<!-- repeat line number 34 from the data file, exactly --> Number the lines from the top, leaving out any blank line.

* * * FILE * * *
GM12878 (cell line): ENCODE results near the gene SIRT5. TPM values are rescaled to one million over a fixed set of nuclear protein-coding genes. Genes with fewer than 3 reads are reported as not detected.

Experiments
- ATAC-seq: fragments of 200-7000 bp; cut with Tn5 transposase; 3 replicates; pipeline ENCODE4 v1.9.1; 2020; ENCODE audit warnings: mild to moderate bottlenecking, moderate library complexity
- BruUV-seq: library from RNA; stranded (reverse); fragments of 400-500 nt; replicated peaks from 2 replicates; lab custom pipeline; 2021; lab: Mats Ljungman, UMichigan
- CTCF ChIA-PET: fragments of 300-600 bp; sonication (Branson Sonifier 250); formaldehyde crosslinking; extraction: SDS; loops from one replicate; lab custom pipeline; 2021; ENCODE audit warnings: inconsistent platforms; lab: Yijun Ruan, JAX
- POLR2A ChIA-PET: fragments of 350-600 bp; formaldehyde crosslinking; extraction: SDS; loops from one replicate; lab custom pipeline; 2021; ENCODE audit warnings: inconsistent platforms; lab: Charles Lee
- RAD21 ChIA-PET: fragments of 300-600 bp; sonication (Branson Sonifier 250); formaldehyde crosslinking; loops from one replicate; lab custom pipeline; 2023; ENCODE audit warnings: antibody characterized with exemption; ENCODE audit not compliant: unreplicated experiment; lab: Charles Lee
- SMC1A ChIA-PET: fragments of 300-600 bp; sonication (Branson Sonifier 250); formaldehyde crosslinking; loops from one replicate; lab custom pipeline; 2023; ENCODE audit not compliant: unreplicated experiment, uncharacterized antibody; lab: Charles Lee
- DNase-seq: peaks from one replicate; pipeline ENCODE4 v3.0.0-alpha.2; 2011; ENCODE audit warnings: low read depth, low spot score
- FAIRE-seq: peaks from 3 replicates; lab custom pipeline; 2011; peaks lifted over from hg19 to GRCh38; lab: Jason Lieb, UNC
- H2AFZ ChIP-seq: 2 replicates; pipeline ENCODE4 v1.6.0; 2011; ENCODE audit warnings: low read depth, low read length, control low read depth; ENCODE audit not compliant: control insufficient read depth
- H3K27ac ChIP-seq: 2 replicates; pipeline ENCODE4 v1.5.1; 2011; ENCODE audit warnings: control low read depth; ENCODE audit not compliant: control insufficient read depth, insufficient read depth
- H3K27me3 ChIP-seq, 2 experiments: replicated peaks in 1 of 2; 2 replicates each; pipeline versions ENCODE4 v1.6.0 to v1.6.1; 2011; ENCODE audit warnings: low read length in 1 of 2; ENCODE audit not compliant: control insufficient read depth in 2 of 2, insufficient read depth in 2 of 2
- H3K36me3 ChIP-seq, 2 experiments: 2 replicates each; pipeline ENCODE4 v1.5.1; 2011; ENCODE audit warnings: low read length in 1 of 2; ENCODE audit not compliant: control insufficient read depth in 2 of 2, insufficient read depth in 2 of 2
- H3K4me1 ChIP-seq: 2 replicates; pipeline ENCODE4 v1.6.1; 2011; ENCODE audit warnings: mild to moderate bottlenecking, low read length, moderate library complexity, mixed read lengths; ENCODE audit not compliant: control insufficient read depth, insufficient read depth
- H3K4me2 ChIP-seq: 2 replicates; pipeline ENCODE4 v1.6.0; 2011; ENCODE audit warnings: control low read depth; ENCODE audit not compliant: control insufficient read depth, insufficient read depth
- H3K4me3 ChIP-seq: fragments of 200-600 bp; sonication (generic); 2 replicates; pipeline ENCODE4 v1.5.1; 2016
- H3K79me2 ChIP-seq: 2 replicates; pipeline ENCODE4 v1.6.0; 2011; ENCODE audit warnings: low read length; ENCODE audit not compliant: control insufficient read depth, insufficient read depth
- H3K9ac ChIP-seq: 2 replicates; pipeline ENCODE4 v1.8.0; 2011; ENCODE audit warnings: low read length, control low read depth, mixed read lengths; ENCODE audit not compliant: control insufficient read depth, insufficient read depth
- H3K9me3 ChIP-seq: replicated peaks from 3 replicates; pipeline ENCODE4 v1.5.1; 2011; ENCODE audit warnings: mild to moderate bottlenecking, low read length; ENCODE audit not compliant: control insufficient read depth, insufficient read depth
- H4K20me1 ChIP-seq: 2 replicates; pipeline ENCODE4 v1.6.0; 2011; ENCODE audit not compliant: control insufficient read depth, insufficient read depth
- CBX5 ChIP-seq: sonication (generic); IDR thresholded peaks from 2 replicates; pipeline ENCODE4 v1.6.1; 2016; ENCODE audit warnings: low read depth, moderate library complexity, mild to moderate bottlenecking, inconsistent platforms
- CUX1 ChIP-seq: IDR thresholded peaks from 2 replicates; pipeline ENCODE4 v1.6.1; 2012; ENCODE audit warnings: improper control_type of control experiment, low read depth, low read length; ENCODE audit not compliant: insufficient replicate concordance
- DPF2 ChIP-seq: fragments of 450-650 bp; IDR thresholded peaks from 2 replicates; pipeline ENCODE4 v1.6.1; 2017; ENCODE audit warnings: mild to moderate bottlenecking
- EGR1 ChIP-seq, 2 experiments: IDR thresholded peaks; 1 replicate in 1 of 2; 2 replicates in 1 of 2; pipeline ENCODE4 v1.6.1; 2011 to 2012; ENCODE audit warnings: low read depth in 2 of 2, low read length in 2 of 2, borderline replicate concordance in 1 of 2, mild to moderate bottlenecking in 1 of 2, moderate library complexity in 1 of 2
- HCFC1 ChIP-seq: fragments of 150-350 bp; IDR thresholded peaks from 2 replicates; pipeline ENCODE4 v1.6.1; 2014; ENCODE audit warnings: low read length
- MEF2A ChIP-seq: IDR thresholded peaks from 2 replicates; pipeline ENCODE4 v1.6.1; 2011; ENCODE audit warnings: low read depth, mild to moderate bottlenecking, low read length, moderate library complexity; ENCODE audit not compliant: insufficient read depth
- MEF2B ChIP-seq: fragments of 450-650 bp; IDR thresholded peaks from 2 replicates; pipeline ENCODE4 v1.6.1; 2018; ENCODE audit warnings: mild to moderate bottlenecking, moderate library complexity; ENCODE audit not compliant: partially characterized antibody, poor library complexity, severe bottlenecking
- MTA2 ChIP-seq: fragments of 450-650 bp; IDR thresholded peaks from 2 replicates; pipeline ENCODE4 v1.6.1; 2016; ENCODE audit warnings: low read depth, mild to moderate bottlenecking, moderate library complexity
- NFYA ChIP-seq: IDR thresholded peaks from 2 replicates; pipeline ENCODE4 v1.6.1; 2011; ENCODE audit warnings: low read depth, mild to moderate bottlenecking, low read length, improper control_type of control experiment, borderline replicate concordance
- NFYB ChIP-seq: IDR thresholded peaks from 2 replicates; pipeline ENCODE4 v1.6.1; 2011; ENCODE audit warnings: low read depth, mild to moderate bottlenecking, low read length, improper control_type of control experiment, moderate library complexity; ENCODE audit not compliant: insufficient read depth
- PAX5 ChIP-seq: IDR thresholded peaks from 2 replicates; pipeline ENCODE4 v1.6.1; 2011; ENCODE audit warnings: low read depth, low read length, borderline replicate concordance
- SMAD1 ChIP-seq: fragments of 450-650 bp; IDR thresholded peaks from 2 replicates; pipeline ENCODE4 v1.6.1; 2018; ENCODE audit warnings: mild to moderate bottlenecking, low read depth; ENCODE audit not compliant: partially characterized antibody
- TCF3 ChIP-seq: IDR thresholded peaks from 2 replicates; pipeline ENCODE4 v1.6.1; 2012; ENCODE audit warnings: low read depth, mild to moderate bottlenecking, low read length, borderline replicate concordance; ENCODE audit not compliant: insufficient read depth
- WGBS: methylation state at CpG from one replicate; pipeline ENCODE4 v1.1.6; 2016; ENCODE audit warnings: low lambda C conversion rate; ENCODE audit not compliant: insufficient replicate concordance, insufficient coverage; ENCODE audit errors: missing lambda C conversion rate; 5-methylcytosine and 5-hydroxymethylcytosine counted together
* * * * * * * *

- TCF3 ChIP-seq: IDR thresholded peaks from 2 replicates; pipeline ENCODE4 v1.6.1; 2012; ENCODE audit warnings: low read depth, mild to moderate bottlenecking, low read length, borderline replicate concordance; ENCODE audit not compliant: insufficient read depth